6. Marilyn Mahusky says:


    You are correct that the proposed changes to the UDBs, if approved by the Select Board, will require “Building and Construction Trades” to apply for conditional use permits in every zoning district and obtain approval by the Development Review Board prior to operation.

    “Building and construction trades” include a variety of trades, including painters, plumbers and electricians. Currently, many building and construction tradespeople operate as home business or home occupations, neither of which require anything more than a building permit by the zoning administrator.

    The Planning Commission has imposed this unnecessary requirement without offering any justification for the change. Before enacting this sweeping change to the bylaws, either the Planning Commission or the Select Board needs to explain why the hardworking building and construction trades require conditional use permits. As you pointed out, most people work out of their homes, operate a truck or two, and provide a necessary service.

    I disagree, however, with the characterization that this change to the zoning bylaws is sought by a “small, but vocal and well-heeled minority.” In fact, the change is sought by the Planning Commission and the Development Review Board – many if not most of whom are long-time Chester residents, or are folks who have a business interest in Chester.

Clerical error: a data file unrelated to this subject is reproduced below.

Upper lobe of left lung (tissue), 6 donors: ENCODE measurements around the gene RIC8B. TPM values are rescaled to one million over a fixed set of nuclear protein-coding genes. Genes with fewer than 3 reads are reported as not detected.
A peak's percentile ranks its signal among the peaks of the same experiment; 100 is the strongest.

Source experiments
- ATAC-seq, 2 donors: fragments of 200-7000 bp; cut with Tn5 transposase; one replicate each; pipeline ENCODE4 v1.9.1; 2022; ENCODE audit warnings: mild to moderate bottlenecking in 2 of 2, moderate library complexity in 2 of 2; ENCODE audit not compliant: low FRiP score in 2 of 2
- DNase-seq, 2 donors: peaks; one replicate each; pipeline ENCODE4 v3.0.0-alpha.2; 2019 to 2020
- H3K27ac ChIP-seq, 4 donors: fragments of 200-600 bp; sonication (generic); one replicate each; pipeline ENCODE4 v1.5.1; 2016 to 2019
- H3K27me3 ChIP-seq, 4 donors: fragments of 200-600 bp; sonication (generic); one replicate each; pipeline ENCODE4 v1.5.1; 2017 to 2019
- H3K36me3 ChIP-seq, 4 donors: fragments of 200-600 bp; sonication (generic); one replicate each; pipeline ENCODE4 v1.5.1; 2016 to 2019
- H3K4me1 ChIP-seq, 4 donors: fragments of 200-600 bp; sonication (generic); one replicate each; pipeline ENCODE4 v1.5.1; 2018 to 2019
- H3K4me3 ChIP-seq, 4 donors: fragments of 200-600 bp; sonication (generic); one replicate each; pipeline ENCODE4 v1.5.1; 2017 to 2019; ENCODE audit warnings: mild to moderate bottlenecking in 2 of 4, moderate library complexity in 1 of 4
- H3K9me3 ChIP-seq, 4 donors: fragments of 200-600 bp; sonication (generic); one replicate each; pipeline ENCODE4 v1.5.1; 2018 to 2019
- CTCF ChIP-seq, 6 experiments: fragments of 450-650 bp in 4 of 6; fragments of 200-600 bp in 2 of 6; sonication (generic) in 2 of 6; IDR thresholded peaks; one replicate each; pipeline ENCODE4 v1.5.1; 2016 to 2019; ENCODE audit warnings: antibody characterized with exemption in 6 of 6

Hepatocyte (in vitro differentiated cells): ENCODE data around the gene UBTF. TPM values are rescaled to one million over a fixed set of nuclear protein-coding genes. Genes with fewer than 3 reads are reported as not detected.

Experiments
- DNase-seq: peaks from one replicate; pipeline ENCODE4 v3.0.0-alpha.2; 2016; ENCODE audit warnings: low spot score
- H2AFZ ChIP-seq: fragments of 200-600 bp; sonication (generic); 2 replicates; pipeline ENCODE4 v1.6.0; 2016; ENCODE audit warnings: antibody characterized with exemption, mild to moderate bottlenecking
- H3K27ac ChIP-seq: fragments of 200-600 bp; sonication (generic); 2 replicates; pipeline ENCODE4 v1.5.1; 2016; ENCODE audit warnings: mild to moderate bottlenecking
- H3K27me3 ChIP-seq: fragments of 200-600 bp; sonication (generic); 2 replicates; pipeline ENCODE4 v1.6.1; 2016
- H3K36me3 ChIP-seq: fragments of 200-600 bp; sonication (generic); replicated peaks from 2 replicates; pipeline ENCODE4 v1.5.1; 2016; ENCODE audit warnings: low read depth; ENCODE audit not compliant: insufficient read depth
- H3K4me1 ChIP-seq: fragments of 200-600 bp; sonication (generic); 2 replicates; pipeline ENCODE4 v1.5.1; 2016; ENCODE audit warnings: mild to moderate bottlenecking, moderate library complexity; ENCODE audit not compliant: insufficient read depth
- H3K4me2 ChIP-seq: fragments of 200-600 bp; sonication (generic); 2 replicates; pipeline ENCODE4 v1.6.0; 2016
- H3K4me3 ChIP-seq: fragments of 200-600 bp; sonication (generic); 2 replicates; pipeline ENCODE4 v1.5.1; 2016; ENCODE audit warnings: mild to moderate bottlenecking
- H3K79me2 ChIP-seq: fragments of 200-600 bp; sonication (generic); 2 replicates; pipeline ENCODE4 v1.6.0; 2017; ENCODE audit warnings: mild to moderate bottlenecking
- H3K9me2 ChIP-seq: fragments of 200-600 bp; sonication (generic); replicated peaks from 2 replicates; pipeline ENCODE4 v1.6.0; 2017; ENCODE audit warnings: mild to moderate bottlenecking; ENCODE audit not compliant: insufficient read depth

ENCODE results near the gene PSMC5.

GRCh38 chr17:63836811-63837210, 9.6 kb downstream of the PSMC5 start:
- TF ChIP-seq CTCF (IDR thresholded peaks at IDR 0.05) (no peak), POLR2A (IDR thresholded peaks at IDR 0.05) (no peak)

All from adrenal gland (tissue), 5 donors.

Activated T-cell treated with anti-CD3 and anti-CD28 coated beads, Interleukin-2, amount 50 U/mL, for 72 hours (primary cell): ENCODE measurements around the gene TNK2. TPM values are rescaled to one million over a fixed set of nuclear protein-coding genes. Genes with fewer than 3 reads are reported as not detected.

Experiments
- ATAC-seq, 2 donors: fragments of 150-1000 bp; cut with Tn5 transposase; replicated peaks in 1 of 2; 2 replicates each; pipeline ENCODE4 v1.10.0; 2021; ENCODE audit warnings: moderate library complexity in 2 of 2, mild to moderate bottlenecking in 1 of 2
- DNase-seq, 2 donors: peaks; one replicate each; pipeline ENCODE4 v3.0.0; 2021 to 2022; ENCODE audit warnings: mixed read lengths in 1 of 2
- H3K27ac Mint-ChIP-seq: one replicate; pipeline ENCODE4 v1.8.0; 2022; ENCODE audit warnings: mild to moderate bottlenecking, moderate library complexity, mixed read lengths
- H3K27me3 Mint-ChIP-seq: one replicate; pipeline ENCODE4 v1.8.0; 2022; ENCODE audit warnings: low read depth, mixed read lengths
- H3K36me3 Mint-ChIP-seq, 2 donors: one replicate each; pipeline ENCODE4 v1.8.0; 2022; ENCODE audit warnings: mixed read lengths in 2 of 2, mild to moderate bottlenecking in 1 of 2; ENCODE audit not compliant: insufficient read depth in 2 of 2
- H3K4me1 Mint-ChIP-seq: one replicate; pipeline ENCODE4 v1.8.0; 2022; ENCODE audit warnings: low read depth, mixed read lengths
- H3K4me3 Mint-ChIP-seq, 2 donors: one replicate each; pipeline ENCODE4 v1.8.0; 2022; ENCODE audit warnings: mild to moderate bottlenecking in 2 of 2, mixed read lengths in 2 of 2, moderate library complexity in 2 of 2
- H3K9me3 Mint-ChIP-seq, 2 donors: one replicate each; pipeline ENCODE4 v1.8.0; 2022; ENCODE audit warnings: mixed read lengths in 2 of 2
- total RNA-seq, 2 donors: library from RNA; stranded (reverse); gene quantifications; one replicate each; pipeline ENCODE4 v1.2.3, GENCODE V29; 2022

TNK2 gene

I think it’s important to remember that the purpose of zoning is not to “gentrify” a community or turn it into a “fantasy land,” but to regulate land use for the benefit of the entire community, and not just for a handful of vocal community members on either side of the debate. If you are opposed to this proposed change, by all means, show up for the next public hearing or write a letter to the Select Board. You are not alone in opposing the changes to the proposed UDBs.

    Finally, I couldn’t agree more with Sue’s comment about the abandoned vehicles, stacks of tires, and piles of junk. Unfortunately, although there may be laws on the books addressing this kind of blight, Chester does little, if anything, to enforce the law. This lack of enforcement has nothing to do with “elitists,” but with a lack of leadership and vision for the future.

  7. Lynn Baldwin says:

    Great letter Tim! The bigger picture is that Smart Growth zoning plans are designed to further control “the servant classes” to preserve the picturesqueness of Vermont for the new gentry. Chester has become such an unfriendly town over the last 25 years. I’m much happier in Ludlow where there is still a strong “townie” presence. Much friendlier place.

    Lynn Baldwin

  8. Mark Green says:

    I have never lived in Chester but have had a fond connection to the town for over 50 years. It is a shame that a few people, that in my opinion probably are transplants, want to take away someone’s ability to make a living because they need to work out of their homes and they don’t like what they have to drive in order to do that. It seems the Vermont and small towns that I grew up in are slowly being eroded away by some so-called Vermonters aka flatlanders, who want to change our way of life. Like Mr. Bliss said, it’s time for the people of Chester to stand up for what they believe in and not leave it to someone else to do because as the old saying goes the squeaky wheel gets the grease!

  9. J Gomez says:

    To all you Chester natives who love your town the way it is/was. … remember this when you go to the polls next month.
    Stand together.

  10. Barbara M Crawford says:

    Wow Tim!